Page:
Seasonal Affective Disorder, also known as SAD, can affect people of any age. From children to seniors, SAD leaves people feeling blue. It occurs most often in the winter months following the hustle and bustle of the holiday season. Knowing how to spot the signs that you might need to intervene and get help for a senior loved one is important.
Symptoms of Seasonal Affective Disorder in Older Adults
If the senior you love always seems a little down during the winter months, it might be more than just the post-holiday blues. The long grey days of winter and lack of exposure to sunlight may actually be the culprit.
A few of the common signs that might indicate an aging parent or older loved one is battling more than a case of cabin fever include:
- Sleepiness and fatigue
- Feelings of sadness that don’t go away
- Lethargy or a loss of energy
- Problems sleeping including both insomnia and sleeping too much
- Unintended weight gain or weight loss
- Feeling worthless
- Withdrawing from favorite groups, hobbies and organizations
- Difficulty concentrating and maintaining attention span
- Change in personal hygiene
- Short-tempered and irritable
- Tearful or weepy
If the senior you love is exhibiting one or more of the symptoms listed above, it is likely time to talk with their primary care physician. He or she is the best one to be able to decide if it is the post-holiday blues or something more serious that requires professional medical treatment.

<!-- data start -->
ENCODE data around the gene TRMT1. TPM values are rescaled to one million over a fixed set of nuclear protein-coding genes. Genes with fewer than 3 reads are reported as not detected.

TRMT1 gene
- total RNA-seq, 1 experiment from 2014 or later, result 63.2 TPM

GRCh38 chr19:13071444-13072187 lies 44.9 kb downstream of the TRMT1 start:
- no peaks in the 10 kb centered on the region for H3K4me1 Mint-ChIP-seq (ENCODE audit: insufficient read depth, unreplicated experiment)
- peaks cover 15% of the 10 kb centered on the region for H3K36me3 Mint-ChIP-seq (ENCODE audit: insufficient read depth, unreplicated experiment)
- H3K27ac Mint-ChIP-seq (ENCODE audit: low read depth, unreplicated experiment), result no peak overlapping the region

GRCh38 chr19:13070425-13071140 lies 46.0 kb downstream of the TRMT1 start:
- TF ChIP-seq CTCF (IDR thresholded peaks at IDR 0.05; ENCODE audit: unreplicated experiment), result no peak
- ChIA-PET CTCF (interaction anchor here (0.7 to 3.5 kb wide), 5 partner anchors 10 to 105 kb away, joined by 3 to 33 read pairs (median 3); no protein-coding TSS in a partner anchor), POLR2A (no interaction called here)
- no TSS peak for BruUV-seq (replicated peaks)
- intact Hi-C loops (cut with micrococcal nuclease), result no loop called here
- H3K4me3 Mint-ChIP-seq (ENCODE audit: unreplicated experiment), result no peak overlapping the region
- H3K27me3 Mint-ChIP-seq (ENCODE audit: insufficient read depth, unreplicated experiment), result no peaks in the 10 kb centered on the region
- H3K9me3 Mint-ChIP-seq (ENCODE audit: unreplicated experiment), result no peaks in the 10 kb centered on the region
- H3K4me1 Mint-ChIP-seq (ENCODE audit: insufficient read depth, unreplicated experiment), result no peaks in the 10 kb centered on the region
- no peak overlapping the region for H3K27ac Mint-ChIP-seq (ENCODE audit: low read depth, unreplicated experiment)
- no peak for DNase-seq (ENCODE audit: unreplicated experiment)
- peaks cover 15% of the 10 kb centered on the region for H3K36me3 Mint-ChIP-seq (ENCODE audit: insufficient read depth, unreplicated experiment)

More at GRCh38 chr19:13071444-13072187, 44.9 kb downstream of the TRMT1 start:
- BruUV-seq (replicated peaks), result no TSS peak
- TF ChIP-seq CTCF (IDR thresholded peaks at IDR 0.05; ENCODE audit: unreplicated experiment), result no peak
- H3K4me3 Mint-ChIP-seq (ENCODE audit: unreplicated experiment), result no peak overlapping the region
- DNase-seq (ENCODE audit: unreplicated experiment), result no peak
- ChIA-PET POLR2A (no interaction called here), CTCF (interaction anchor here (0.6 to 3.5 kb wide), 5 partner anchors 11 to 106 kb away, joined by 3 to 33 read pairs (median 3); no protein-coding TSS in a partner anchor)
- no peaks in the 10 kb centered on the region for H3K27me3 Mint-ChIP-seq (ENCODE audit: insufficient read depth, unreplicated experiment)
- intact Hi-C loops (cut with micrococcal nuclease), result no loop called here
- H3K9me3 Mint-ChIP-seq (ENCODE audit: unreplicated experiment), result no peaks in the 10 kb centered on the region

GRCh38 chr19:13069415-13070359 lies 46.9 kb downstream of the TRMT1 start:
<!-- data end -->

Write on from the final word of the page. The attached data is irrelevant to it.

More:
Helping a Senior Overcome Seasonal Affective Disorder
There are steps you can take each winter to prevent yourself or a senior loved one from developing SAD. They include:
- Avoid alcohol or limit intake to just one or two glasses a week
- Eliminate sugary foods, sodas and sweets from your daily diet
- Commit to 30 minutes of daily exercise, like walking or swimming
- Adopt a mindful form of exercise, such as chair yoga or Pilates
- Eat a healthy diet consisting of lean proteins, fruits and vegetables
- Spend time with family, friends and loved ones on a regular basis
Finally, mental health professionals often recommend a device referred to as a “light box.” It helps people suffering from the winter blues by decreasing the amount of melatonin in the body. Less melatonin helps you feel less fatigued. Talk with your primary care physician to see if this might be an option for you or the older adult you are a caregiver for.